I have an outdoor blind in the yard, so when the wind blows, often in the afternoon, the Arlo camera sometimes picks up the movement and tells me an animal has come to my house. Yikes.

There are other nifty features like setting the cameras to detect and recognise deliverymen but frankly, that’s not a big thing in Singapore. If a delivery man doesn’t find you at home, they always call you any way.

I pulled my old buzzer out and fitted an Arlo Audio Doorbell to the wall. Wish it worked better. PHOTO: Alfred Siew

That brings me to the less impressive part of the Arlo ecosystem, unfortunately. Having set up the cameras, I installed the S$129 Arlo Audio Doorbell, which links up to the same base station and cameras.

So, when someone rings the doorbell at the door or gate, it will trigger not just a call to my phone but also a video of the person who’s pressed the buzzer.

In theory, that’s cool, but unfortunately, the Audio Audio Doorbell is nowhere nearly as sophisticated as the Arlo cameras are.

For starters, there’s perceivable lag from the time someone presses the doorbell to the time you get a call. So, that person may end up calling you on the phone already.

Then the audio quality of the call isn’t great. Particularly if you’re standing at the Audio Audio Doorbell, you often can’t make out the audio streamed over wirelessly.

That’s when the doorbell actually worked, of course. Setting it up was easy enough – I replaced my old buzzer with the Arlo Audio Doorbell and hooked it up to my existing mechanical chime – but getting the new gizmo to stay online was tough.

When I first installed the Arlo gadget, it rained continuously for days. Each time I went to see the doorbell, it would be soaking wet inside. The batteries were all drenched, despite Arlo’s claims that the doorbell was “weather resistant”.

Notice that it doesn’t have any IP rating, which would indicate that it would be resistant, say, to water splashing on it. So, you have to worry about exposing it to the elements.

In fact, looking at the seams of the unit, you know this isn’t something made for the outdoors. So, make sure you have some sort of cover if you intend to use the Arlo Audio Doorbell. No, a regular silicone cover doesn’t do much good, as I found.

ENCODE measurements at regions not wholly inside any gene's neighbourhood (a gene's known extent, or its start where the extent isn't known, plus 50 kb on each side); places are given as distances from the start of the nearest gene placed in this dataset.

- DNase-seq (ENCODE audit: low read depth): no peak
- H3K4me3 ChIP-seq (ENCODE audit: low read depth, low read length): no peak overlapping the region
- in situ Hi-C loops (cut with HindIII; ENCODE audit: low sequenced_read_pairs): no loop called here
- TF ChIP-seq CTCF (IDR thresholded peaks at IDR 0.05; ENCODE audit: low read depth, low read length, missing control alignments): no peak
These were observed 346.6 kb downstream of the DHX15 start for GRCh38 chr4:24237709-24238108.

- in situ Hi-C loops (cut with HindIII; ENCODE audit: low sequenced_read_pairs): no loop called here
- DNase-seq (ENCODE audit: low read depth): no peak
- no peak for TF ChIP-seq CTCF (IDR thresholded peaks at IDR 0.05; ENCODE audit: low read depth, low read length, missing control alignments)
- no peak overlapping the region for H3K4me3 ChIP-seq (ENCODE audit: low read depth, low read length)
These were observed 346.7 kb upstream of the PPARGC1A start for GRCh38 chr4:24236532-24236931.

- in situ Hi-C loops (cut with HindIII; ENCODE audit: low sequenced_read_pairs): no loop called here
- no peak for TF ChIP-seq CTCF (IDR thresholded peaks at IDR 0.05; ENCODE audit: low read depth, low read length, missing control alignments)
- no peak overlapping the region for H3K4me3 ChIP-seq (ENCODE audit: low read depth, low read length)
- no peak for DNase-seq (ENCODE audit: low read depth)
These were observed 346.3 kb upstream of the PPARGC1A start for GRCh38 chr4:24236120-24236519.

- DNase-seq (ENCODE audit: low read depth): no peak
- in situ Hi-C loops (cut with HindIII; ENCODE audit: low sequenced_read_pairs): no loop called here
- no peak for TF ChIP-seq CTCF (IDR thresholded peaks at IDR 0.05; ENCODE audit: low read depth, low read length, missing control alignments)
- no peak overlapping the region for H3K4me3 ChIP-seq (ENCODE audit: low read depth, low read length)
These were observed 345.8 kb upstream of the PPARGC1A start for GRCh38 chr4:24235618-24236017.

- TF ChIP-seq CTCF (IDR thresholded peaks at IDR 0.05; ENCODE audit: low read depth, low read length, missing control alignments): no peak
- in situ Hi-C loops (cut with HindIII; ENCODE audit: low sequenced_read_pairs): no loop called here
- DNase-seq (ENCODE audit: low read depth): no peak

Ultimately, I’m not sure if it was this lack of waterproofing that caused my doorbell to fail after every few days. The two AA batteries would be totally flat, no matter if I tried lithium or alkaline batteries.

I actually exchanged a unit with the Arlo folks, but the problem never went away. In the support forums, there have been multiple complaints about battery draining too quickly.

One reason, the users suspected, was the motion sensor on the Arlo Audio Doorbell. If you place it facing a busy area – in my case, a good number of cars pass by each day – then the unit will keep being active and run out of battery faster than usual.

One workaround, as one user suggested, was to cover up the sensor. Okay, I haven’t tried that but that seems counter-intuitive. It’s unfortunate that Arlo has not allowed users to customise the sensitivity on the app.

All said, my experience with the Arlo ecosystem has informed me how exciting and yet unfinished today’s smart home gadgets can be. On one hand, you have ease of use and low cost; on the other, there’s always the worry of bugs.

That’s not to mention the security risks. Arlo has had to patch up its base station software last year, after security experts found loopholes in it. Its rival Ring suffered a more serious data breach in late 2019.

That’s before we even talk about how the company has been suspected of sharing user data with third-party companies, according to an investigation that was publicised last week.

Four main analytics and marketing companies were discovered to be receiving information such as the names, private IP addresses, mobile network carriers, persistent identifiers, and sensor data on the devices of paying customers, according to the Electronic Frontier Foundation, a privacy advocacy group.

Where does that leave us? Well, I think some of this smart home technology available today is ready for prime time. The Arlo cameras are one example. Issues remain, of course.

I would be careful to avoid pointing my cameras inwards, or use them in more private areas at home, for example, in a baby room. I would also keep this Internet of Things (IoT) network separate from my home network (using separate subnets or a virtual LAN, for example).

Plus, it’s a good idea to always check up on a hardware manufacturer’s reputation online – it’s no guarantee of your data being totally safe but at least you know better the risks you’re taking.